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The Congenital Heart Center team features board-certified congenital cardiologists and congenital cardiothoracic surgeons. Other team members include experienced congenital cardiology advanced practice providers and nurses. In addition, our team works closely with other subspecialties and departments at Spectrum Health and Helen DeVos Children’s Hospital, including intensive care, pulmonology, gastroenterology, nephrology, neurology, radiology, sedation and child life services, to provide coordinated and comprehensive care.
We aim to treat all families and patients with compassion and respect, to the highest possible standard of care, within a single department, from fetal diagnosis to old age, as close as possible to home.
During your office visit, you may interact with medical assistants, nurses, cardiac sonographers, a social worker and other team members either before or after you are seen by your cardiologists. Your office visit may be as short as one hour or may take several hours, depending on the number and type of testing or procedures that are required for your care.
Routine testing may include checking your vital signs (heart rate, blood pressure, respiratory rate, oxygen saturation and temperature), getting an electrocardiogram (evaluating the electrical activity of your heart), and getting an echocardiogram (assessing your heart function using ultrasound).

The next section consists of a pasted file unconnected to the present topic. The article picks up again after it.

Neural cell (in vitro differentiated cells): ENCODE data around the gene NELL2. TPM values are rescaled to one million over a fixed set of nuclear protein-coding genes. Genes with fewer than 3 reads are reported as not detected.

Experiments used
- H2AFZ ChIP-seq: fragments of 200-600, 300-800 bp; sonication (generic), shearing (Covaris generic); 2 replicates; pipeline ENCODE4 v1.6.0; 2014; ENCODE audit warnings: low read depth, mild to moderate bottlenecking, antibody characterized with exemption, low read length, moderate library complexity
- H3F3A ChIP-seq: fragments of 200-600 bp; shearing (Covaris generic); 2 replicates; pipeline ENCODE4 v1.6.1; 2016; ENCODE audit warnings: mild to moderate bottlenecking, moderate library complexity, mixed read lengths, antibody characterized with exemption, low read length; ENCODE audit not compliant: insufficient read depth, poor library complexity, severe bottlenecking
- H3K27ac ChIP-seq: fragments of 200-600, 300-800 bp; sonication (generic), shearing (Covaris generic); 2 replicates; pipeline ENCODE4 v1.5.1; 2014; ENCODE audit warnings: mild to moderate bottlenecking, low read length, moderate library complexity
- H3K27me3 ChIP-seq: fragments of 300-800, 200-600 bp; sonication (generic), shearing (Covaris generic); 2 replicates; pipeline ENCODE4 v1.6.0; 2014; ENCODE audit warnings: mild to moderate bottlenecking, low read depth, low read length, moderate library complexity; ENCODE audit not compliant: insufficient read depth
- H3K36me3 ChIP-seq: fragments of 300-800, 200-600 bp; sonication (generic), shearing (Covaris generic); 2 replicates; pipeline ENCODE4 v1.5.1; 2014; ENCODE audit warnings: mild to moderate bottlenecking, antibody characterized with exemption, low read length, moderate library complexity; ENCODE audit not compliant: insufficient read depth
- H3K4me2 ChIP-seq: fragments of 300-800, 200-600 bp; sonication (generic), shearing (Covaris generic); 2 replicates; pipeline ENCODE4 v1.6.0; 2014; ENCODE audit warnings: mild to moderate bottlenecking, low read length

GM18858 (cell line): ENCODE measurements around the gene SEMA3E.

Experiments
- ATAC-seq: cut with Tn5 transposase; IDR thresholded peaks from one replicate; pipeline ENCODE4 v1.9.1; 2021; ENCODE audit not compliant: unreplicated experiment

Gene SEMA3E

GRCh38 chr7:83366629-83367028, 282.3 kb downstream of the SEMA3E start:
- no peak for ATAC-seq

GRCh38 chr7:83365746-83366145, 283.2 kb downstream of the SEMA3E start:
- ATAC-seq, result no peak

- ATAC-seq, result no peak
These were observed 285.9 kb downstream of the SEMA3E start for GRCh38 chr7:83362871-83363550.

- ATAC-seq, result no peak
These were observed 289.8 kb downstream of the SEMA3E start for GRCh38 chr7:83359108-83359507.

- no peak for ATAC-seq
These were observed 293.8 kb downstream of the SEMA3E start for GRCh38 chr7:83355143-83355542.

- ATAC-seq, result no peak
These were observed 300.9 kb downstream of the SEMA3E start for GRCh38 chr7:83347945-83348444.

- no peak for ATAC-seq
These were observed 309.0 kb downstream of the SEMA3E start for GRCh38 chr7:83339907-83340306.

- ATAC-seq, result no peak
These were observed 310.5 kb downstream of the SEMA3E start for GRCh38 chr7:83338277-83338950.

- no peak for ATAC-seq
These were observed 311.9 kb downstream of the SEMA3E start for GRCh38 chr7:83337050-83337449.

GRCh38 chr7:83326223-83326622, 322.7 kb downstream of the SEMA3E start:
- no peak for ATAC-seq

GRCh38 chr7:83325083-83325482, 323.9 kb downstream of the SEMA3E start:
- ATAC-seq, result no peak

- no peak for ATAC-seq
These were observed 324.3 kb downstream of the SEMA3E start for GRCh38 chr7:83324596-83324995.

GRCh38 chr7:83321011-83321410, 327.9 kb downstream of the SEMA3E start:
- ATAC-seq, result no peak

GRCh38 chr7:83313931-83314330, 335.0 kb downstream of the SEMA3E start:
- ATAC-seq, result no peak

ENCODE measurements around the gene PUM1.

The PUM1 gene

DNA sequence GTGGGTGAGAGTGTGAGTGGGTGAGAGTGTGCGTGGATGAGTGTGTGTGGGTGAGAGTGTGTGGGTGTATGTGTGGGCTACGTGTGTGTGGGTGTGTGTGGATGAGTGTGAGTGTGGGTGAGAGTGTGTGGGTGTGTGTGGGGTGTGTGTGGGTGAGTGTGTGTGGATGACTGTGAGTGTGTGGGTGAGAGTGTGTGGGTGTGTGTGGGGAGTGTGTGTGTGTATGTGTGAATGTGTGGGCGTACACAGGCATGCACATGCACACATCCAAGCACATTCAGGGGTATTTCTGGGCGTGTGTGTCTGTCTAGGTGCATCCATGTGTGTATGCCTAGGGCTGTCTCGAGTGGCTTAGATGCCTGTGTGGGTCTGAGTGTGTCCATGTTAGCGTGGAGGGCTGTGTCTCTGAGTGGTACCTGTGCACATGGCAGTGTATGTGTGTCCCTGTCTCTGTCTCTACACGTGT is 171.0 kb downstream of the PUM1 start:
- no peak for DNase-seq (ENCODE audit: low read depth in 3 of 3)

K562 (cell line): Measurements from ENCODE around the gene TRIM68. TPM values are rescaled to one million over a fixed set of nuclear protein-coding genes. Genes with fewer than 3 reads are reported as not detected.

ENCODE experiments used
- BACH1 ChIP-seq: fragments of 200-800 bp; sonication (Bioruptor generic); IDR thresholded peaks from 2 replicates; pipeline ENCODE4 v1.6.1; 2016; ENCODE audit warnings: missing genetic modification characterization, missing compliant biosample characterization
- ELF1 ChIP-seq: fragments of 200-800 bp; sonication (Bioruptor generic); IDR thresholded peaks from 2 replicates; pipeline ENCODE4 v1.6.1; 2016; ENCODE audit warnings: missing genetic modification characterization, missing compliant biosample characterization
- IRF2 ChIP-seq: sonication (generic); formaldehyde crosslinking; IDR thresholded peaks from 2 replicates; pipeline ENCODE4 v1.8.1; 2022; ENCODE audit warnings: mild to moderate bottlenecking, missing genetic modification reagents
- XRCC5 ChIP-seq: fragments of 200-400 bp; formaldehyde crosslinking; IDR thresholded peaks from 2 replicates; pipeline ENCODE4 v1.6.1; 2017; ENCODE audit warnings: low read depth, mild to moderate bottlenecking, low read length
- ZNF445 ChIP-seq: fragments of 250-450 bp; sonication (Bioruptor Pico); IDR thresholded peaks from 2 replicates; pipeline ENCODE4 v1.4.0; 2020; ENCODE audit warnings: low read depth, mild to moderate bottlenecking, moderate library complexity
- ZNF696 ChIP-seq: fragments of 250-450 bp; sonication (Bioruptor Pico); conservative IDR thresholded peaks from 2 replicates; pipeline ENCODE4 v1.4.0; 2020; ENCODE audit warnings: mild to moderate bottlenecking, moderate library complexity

As parents and family members are the best advocates, the Congenital Heart Center team includes them in care discussions and encourages them to ask questions or have their concerns addressed.
Your cardiologist will listen to you, giving you opportunity to discuss your health and ask any questions that you may have about your condition. The cardiologist will also provide information on your specific congenital heart defect, including treatment options, need for further testing, referral to other specialists or doctors and follow-up requirements. Education on healthy diet and exercise will also be made available to you.
Thanks to advances in medical, transcatheter and surgical therapies, children born with a heart defect are now expected to live well into adulthood. We begin the process of preparing pediatric patients for the transition to adult care around age 12. Our approach to this transition features four milestone goals--helping patients understand their diagnosis and complexity of care, helping patients gain independence, making the move to adult care, and self-management.